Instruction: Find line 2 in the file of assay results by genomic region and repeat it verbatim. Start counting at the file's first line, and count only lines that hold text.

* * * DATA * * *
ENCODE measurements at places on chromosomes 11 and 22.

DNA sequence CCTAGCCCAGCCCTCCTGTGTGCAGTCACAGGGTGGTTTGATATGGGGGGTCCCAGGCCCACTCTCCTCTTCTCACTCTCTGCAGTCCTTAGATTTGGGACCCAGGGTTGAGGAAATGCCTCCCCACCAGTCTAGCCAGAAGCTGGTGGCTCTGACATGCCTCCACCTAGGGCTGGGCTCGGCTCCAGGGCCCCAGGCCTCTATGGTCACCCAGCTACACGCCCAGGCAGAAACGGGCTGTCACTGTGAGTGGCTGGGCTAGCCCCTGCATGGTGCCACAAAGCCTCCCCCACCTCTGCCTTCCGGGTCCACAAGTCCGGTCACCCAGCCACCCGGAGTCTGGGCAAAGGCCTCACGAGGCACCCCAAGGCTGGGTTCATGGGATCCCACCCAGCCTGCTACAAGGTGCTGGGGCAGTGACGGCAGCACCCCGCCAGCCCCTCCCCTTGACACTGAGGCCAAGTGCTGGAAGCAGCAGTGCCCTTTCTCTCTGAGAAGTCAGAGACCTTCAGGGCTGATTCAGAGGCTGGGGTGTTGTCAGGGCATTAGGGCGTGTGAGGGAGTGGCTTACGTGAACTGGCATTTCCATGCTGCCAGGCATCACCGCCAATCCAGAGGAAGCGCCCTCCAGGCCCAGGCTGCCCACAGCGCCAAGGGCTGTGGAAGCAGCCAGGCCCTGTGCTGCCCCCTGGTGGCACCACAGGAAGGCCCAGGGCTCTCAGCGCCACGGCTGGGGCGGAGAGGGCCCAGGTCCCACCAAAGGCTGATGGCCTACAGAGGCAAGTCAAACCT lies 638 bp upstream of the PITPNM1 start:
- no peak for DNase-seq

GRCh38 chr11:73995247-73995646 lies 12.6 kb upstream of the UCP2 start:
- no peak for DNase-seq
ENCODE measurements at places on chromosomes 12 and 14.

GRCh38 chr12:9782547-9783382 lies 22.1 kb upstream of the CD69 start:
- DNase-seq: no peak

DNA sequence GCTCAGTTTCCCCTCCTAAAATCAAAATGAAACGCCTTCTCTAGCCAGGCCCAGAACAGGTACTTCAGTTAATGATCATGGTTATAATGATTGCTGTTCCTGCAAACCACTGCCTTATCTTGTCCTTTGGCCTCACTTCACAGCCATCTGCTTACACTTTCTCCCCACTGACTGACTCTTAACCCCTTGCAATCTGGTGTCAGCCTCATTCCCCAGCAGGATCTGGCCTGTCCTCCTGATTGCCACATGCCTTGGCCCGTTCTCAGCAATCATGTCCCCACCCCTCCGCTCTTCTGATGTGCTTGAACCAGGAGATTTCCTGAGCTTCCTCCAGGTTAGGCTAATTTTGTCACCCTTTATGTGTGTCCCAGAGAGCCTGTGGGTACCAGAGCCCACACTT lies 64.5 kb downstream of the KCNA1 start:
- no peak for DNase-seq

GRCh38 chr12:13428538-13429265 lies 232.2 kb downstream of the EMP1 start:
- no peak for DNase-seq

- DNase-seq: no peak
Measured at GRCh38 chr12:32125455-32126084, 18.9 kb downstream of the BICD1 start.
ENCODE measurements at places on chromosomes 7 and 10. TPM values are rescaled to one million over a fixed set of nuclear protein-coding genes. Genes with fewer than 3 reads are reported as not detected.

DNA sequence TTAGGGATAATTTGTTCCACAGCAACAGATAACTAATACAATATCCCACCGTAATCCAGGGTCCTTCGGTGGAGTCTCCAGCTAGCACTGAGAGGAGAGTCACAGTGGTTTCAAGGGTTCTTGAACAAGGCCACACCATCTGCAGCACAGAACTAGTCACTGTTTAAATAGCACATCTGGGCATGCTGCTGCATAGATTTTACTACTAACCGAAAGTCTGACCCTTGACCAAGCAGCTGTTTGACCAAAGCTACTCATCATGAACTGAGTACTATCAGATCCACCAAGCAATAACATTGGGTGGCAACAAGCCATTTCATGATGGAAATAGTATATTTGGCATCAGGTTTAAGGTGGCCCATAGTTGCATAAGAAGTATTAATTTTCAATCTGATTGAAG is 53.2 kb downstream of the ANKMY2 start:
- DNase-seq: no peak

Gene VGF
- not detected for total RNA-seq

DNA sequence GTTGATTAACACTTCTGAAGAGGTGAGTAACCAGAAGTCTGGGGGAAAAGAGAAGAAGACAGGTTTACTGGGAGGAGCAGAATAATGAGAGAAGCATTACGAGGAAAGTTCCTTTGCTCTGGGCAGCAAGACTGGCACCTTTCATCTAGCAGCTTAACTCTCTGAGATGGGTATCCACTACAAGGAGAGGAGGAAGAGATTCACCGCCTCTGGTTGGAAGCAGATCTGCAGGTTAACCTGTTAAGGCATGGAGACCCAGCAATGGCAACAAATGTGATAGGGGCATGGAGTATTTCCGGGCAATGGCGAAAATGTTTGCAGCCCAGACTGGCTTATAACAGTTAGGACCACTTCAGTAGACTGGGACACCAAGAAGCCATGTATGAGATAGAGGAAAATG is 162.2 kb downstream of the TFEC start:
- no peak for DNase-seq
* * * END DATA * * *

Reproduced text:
DNA sequence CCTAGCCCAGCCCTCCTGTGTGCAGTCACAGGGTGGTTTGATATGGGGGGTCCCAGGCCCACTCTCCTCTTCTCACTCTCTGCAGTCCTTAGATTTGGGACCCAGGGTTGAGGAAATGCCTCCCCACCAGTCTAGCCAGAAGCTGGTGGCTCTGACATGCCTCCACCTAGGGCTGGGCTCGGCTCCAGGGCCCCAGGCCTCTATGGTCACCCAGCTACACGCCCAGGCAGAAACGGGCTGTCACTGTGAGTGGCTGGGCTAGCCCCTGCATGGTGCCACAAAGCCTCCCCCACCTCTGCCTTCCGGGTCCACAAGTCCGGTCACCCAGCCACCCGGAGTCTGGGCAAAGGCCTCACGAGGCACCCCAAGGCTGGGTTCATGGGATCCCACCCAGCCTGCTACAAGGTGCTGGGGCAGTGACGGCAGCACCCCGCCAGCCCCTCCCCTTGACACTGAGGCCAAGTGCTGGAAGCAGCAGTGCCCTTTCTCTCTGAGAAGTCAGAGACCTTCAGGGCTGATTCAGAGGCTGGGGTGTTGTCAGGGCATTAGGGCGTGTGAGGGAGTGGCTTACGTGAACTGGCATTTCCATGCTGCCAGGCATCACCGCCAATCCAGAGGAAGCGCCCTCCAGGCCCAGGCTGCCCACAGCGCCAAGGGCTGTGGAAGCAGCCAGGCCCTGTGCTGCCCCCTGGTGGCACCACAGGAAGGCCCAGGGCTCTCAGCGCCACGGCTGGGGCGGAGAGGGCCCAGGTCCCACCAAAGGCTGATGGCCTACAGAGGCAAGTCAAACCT lies 638 bp upstream of the PITPNM1 start: